Yet investors are pouring billions into index-trackers for good reason: Evidence keeps showing that most active managers fail to beat their benchmarks after fees, while those who do struggle to maintain that performance.
Cue three lines of critique over the unintended consequences, mostly leveled at the predominant form of indexing which weights gauges based on a company’s market capitalization.
First, it creates economies of scale that concentrate equity ownership in a handful of passive giants like BlackRock Inc. and Vanguard Group. (One academic estimate suggests the three biggest money managers could cast as much as 40% of the votes in S&P 500 stocks within two decades.) Second, it will ultimately be bad for investors when the largest stocks start to underperform. And third, it’s distorting share prices.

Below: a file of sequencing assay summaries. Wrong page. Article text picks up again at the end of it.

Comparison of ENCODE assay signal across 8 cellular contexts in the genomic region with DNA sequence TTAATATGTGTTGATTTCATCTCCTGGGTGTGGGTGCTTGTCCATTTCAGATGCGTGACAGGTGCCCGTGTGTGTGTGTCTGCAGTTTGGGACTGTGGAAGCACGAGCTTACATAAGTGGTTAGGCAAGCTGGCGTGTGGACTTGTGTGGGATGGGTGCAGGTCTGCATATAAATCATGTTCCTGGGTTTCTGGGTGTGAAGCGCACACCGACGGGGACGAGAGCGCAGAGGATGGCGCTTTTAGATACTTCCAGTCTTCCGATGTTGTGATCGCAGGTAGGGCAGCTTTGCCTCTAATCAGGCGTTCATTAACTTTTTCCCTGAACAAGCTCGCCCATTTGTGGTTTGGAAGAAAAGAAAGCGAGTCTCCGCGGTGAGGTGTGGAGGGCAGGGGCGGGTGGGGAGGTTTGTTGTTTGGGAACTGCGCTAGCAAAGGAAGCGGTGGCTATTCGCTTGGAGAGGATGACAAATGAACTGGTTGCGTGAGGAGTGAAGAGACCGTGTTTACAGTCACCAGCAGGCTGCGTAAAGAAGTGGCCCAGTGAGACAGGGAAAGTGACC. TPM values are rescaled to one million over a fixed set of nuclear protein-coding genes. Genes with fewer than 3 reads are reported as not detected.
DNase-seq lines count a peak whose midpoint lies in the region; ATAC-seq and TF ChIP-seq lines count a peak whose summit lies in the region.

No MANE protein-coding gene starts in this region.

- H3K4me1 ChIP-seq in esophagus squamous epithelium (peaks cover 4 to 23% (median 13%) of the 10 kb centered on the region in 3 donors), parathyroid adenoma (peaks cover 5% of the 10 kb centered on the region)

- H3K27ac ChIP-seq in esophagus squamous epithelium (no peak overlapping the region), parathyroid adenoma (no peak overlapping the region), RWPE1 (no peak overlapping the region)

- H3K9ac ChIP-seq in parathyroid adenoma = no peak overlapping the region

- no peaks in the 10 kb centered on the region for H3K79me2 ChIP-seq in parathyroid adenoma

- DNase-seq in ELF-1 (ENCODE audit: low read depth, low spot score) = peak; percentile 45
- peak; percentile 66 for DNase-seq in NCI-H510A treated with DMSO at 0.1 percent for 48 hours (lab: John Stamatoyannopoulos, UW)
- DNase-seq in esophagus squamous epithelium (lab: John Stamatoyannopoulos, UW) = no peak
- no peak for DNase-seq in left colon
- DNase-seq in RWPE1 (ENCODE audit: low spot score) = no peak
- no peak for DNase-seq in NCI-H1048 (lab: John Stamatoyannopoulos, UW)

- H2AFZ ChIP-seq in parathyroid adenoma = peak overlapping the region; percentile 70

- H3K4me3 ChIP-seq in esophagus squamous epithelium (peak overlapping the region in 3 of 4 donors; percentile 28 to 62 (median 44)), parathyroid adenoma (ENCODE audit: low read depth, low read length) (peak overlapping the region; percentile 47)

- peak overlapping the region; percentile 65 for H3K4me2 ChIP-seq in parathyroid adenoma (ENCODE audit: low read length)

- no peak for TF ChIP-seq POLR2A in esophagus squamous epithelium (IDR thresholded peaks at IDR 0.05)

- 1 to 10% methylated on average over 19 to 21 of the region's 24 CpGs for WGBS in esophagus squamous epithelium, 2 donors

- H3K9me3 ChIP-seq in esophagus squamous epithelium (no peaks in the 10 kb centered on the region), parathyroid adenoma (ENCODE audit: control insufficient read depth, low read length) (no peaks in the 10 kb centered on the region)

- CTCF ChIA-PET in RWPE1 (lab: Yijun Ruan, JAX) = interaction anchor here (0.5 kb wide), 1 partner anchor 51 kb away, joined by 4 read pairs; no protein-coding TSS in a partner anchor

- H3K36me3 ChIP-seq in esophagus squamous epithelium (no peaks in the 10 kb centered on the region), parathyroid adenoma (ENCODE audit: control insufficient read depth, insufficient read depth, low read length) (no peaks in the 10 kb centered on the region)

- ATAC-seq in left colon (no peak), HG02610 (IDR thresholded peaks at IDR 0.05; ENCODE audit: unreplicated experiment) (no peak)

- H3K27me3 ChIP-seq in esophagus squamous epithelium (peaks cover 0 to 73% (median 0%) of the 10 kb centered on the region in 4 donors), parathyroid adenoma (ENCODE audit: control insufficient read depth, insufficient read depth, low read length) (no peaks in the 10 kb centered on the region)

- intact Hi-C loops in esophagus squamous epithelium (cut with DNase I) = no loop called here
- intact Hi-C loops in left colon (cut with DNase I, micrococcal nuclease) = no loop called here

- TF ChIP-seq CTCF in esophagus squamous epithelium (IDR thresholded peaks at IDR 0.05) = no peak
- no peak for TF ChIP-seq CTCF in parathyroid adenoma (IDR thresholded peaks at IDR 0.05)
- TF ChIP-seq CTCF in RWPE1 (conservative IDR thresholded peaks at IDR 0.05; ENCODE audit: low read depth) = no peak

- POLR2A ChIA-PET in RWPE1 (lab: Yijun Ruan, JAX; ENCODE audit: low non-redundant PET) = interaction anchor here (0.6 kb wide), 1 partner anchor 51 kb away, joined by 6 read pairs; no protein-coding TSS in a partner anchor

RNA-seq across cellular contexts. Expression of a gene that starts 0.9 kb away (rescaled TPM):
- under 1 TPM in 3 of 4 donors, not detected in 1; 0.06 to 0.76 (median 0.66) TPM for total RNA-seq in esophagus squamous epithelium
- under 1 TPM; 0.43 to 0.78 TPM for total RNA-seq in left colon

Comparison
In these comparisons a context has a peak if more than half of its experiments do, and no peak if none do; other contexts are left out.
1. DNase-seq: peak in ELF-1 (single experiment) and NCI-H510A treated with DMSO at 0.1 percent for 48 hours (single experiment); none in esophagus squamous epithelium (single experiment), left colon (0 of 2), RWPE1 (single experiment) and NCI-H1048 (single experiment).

That last point is a hotly debated issue. One point Green likes to make is passive has made markets more volatile. In a paper last year, academics Xavier Gabaix and Ralph Koijen argued that the dominance of price-insensitive shareholders — which tend to include index funds — means that $1 of inflows can lead to $5 more in aggregate market value.
To the likes of Green, that’s why stocks are posting massive moves more often in recent years between bouts of eerie calm, a phenomenon documented by strategists at Bank of America Corp. and Societe Generale SA.
Another implication is that if flows are moving prices, the latter don’t just reflect all the information about the present value of future dividends — as suggested by the efficient-markets hypothesis.